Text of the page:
The jinn (sometimes spelled djinn) are spiritual beings according to Islamic mythology. Even the Holy Quran mentions them. We in the West know them as genies. Far from being like the funny cartoon character in Disney’s Aladdin, the jinn are considered to be creations of God along with angels and humans. So who exactly are the jinn?
History and Origins of the Jinn
The word jinn itself is Arabic in origin and its root means “hidden or concealed.” It refers to a class of spirits below the angelic hierarchy. These beings were known in ancient Middle Eastern times and often worshiped as benevolent and rewarding gods. Archeologists have even discovered stone carvings and inscriptions giving praise and thanks to them.
The word jinn itself is Arabic in origin and its root means “hidden or concealed.” It refers to a class of spirits below the angelic hierarchy.
According to Islam, God created three categories of beings: angels who were created from light, the jinn who were formed from fire and humans made from earth or clay. Along with humankind, God also bestowed free will upon the jinn, letting them live and do as they please. Yet they are subject to the same punishments and Day of Judgment as people. There is even a story about one of the jinn, called Iblis who disobeyed Allah’s order to bow down to Adam. As punishment, Iblis was banished from Paradise and known as Shaitan or Satan, the adversary.
Finally the jinn were popularized due to the success of the book One Thousand and One Nights also known as Arabian Nights. Readers were introduced to stories of jinn that coexisted and communicated with humans.
Types of Jinn and Human Interaction
Like humans, the jinn also have male and female genders. And just like people, some are benign and some are malevolent, with many falling somewhere in-between. They may or may not interact with us, just like any other spiritual being. According to some beliefs, each one of us is assigned a personal jinni called a qarin. For those unfortunate souls who have an evil qarin, they are likely to hear whisperings impelling them to do evil.
Although local legends and lore often have their own unique forms of jinn, the major types of jinn include: Ghul, Ifrit, Marid, Nasnas, Shaitan, Shiqq and Silat.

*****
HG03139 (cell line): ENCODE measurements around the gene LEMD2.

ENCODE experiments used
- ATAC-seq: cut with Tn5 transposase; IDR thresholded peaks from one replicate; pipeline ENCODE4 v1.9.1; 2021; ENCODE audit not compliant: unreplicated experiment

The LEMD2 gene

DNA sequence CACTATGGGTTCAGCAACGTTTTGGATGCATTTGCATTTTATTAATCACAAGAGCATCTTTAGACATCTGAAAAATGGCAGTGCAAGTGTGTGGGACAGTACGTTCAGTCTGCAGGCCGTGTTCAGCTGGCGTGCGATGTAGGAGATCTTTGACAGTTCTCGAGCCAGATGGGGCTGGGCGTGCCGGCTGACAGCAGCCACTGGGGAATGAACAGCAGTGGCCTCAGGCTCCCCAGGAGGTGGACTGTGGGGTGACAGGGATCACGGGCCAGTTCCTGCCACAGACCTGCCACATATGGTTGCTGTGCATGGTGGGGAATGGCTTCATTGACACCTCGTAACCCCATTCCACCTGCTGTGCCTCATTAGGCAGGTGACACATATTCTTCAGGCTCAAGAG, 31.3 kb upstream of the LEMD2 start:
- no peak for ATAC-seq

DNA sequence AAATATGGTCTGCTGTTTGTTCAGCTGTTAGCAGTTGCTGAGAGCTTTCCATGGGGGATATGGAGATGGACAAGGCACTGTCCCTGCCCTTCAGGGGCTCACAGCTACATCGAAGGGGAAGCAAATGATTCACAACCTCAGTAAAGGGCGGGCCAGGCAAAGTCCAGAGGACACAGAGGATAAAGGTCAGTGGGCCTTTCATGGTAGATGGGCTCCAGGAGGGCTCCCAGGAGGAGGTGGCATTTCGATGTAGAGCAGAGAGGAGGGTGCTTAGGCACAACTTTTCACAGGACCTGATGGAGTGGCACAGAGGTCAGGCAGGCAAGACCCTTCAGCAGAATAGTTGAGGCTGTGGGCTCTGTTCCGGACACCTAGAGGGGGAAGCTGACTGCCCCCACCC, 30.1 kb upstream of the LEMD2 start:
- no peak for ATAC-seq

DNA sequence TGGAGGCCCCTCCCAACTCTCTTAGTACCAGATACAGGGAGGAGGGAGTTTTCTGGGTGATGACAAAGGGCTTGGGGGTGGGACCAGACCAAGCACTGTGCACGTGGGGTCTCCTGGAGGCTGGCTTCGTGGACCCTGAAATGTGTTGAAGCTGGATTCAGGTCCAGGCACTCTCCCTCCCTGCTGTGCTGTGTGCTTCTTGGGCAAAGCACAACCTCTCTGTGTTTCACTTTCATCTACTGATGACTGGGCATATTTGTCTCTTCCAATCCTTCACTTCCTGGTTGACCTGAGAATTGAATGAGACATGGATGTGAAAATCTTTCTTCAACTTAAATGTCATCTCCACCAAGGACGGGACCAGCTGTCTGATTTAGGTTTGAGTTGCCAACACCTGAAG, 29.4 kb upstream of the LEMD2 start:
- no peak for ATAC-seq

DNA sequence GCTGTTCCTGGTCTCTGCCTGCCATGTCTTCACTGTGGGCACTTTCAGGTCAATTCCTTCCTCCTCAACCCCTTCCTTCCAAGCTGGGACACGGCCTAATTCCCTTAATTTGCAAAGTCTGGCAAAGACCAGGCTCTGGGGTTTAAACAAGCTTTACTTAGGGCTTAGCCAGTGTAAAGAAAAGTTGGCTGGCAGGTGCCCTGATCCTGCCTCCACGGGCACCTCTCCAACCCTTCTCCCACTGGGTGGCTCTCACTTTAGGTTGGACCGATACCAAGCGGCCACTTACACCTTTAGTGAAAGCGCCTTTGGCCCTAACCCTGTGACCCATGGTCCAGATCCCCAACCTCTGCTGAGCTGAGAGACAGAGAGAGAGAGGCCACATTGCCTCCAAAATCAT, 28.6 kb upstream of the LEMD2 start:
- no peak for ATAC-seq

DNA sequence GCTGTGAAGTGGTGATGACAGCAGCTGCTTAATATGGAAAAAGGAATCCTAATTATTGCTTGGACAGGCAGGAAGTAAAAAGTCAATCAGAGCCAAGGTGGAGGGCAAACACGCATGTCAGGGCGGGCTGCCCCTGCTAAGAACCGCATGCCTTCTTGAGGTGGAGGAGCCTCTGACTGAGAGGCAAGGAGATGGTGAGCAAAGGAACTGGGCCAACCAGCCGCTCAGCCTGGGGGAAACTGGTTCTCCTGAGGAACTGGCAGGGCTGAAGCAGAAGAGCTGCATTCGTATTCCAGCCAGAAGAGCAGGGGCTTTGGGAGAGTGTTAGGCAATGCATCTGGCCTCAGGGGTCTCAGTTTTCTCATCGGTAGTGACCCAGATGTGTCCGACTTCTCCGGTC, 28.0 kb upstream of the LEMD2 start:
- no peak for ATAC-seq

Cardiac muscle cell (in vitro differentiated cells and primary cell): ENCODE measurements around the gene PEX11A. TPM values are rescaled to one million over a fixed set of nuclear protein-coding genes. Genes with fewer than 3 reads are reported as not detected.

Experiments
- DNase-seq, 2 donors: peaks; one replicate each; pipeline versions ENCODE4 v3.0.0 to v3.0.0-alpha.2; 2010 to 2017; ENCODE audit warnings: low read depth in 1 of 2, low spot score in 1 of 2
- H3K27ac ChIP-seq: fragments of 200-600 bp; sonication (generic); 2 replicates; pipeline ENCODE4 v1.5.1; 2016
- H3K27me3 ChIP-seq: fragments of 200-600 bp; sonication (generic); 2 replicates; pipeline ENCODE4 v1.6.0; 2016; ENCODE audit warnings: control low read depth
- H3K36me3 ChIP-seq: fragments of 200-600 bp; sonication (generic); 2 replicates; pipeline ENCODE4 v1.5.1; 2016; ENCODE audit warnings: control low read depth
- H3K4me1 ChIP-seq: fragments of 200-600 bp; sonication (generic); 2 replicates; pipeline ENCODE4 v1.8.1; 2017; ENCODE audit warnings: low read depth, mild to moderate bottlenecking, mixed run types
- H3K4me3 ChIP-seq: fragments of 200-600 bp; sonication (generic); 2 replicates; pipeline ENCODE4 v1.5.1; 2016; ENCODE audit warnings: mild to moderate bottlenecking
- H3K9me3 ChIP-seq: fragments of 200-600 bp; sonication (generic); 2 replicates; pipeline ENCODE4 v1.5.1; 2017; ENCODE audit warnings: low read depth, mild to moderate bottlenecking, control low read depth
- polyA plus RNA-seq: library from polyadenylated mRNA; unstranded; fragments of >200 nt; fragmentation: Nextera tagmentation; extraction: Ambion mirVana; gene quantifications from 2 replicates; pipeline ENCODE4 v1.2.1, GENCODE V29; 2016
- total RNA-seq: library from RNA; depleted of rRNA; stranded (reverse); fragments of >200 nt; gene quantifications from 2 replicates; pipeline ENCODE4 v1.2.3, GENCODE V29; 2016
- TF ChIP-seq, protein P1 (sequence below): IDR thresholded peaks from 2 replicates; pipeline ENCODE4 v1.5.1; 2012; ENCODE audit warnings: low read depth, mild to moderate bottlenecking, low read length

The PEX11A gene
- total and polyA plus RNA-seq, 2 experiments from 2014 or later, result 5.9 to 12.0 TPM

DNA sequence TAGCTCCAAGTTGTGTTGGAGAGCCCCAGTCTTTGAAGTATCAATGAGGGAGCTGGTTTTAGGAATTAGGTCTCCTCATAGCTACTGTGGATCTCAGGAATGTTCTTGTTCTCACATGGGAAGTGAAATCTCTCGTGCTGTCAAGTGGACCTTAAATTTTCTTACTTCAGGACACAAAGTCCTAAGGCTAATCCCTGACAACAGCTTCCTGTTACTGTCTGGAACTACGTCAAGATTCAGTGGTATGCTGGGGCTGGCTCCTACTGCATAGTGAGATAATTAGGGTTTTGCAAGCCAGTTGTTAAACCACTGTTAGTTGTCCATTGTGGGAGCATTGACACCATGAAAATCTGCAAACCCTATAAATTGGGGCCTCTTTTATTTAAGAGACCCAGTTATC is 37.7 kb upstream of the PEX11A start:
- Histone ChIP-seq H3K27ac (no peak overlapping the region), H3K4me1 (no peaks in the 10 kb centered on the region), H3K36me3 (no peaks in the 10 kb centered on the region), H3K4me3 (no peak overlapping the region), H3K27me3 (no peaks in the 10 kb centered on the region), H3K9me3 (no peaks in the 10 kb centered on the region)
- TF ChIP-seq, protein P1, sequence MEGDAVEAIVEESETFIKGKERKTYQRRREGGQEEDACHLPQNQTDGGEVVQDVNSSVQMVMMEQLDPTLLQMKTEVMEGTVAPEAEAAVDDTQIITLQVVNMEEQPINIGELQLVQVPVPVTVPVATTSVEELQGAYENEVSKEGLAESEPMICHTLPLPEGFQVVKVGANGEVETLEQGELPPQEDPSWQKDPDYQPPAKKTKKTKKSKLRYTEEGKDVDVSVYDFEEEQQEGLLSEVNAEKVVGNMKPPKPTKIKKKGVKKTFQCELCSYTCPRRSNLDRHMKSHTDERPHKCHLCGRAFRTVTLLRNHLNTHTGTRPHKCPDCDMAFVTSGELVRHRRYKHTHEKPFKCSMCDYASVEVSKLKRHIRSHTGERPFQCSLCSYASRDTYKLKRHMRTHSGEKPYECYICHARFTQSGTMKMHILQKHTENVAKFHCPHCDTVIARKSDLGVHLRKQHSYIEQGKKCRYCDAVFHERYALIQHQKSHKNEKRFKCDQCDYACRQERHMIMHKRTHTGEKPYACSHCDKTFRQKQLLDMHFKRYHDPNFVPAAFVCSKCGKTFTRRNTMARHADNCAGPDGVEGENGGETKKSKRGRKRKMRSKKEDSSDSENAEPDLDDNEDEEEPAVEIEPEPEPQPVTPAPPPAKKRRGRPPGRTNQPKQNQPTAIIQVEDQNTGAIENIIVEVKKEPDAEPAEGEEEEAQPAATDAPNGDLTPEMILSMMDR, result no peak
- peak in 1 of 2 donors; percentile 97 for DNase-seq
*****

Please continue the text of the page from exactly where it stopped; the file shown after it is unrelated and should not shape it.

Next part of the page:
The ghul or ghoul is a nocturnal zombie-like shape shifter that often haunts graveyards. It preys on human flesh and is capable of great evil. According to Arabian lore, the most feared ghul is female, known as a ghula who can appear as a mortal woman and lure men into her clutches, turning them into her prey.
These jinn are cunning and extremely intelligent. Generally evil, they do have the ability to change and can become pious and saintly. The Holy Quran mentions the power that King Solomon had over the ifrit, making them do his bidding.
The marid are the genies we’ve come to know and love as wish granting spirits that live in oil lamps and bottles. They are actually considered the most powerful of the jinn. Blessed with great knowledge and magical powers, they were originally known as sea-spirits and still spend a great deal of time near the water.
Nasnas are a lesser form of jinn with weaker powers. They often appear as human or animal-like hybrids. In the classic One Thousand and One Nights, nasnas appear as a half-bodied humans hopping around on one leg.
As mentioned before, Shaitan was the name given to Iblis who disobeyed Allah. Shaitan also refers to any malevolent jinni that aligns with demonic forces.
Like the nasnas, the shiqq are also a lower form of jinn and are only half-formed. They appear as hideous monsters, but have weak powers.
Smartest of all the jinn, the silat are expert shape shifters and are the most interested in humans. They love to take on the human form and can do so with ease. So if a magical stranger either helps you out or brings you trouble, it could be a silat.